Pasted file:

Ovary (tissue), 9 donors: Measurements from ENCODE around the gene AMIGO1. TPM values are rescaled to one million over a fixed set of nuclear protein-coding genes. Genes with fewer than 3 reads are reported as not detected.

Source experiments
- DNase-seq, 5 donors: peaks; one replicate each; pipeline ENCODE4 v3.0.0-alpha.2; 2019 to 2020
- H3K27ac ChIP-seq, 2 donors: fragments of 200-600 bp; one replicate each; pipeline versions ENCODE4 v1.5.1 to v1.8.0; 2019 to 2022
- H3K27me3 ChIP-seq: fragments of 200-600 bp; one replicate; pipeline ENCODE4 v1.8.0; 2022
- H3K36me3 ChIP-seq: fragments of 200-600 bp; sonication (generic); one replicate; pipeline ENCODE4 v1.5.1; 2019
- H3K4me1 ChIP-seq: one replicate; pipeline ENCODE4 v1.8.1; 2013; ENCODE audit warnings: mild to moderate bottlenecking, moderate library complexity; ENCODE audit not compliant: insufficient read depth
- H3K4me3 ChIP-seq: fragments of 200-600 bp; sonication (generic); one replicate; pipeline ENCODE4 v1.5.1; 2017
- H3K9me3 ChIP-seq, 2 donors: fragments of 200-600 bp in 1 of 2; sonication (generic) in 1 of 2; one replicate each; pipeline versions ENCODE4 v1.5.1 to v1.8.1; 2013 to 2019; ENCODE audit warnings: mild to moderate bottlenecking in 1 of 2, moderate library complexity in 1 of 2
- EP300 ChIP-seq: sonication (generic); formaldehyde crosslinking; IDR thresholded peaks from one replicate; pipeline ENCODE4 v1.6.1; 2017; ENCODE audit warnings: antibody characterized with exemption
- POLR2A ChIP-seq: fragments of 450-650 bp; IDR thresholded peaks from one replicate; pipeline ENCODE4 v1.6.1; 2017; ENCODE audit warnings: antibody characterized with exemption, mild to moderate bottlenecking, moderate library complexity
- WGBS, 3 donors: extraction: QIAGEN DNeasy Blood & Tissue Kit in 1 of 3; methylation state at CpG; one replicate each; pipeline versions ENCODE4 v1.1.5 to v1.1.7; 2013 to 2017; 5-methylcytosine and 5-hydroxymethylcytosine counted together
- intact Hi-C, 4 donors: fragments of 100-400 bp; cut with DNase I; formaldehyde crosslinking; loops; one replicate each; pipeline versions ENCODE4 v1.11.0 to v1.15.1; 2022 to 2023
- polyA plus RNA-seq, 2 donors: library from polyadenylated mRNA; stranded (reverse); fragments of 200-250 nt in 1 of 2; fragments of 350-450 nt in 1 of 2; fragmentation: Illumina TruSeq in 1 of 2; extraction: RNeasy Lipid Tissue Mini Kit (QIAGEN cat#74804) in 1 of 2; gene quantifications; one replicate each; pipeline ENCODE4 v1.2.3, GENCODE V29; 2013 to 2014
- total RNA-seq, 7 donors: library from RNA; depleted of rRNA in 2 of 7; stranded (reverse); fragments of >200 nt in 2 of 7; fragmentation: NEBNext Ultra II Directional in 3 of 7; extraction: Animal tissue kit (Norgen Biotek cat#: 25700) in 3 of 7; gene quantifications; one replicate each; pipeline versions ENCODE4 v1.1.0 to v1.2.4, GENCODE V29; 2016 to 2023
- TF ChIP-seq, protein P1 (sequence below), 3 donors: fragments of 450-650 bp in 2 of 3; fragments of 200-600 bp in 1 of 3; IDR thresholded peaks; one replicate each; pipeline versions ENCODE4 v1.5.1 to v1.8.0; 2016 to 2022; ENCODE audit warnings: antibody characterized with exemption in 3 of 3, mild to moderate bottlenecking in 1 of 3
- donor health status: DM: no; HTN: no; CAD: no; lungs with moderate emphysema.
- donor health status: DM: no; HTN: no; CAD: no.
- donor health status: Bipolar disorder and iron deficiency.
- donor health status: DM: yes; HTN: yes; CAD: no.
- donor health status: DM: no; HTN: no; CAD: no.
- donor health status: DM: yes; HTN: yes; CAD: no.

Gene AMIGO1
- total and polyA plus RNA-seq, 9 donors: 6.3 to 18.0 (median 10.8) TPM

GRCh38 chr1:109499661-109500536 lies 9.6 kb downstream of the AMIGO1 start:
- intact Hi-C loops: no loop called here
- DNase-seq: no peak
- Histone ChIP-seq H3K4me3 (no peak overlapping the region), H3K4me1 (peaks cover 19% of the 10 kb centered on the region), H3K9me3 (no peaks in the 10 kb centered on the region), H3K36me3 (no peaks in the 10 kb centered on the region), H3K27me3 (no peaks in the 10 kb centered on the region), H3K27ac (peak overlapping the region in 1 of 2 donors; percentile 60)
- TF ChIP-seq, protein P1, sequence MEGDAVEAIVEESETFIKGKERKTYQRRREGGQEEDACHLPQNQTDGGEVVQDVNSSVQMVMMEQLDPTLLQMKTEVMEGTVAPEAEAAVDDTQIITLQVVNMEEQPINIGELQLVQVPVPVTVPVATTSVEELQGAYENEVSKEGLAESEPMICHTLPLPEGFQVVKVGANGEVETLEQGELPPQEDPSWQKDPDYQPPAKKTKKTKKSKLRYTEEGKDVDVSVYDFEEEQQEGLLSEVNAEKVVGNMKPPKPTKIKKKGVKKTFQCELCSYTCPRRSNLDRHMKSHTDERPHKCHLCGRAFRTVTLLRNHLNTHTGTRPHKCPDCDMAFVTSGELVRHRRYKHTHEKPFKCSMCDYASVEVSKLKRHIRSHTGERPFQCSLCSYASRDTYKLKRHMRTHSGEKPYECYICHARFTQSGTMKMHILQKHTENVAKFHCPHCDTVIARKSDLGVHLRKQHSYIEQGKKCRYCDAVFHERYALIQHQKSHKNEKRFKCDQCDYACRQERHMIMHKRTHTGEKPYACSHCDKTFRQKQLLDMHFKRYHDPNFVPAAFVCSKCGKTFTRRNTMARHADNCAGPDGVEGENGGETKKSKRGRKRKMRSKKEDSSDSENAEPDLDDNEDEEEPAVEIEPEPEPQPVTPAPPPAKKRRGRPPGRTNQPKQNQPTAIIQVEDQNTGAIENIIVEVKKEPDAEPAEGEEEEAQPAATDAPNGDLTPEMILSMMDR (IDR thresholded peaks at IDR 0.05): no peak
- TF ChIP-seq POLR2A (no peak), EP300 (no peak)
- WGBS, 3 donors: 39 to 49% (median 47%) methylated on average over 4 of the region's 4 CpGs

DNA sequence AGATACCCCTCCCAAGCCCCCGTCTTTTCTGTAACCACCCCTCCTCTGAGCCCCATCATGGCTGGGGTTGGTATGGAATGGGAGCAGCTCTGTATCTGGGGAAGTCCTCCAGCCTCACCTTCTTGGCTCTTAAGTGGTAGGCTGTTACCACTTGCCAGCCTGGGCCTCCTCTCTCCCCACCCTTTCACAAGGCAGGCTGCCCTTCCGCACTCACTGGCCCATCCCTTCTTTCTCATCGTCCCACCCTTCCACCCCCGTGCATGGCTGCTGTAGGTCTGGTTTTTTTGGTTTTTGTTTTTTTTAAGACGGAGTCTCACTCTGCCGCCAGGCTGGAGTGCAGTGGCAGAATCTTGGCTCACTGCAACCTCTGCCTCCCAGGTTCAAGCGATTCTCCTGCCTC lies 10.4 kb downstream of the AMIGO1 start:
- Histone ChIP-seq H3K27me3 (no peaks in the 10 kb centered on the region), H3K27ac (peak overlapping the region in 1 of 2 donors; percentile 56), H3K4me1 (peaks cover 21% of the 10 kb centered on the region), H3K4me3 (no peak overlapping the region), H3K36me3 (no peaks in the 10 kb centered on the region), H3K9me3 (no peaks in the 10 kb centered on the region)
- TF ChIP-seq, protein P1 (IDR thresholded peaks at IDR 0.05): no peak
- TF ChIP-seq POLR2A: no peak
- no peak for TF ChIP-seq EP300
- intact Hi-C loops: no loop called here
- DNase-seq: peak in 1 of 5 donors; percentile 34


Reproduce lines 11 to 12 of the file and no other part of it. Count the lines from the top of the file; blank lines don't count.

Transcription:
- POLR2A ChIP-seq: fragments of 450-650 bp; IDR thresholded peaks from one replicate; pipeline ENCODE4 v1.6.1; 2017; ENCODE audit warnings: antibody characterized with exemption, mild to moderate bottlenecking, moderate library complexity
- WGBS, 3 donors: extraction: QIAGEN DNeasy Blood & Tissue Kit in 1 of 3; methylation state at CpG; one replicate each; pipeline versions ENCODE4 v1.1.5 to v1.1.7; 2013 to 2017; 5-methylcytosine and 5-hydroxymethylcytosine counted together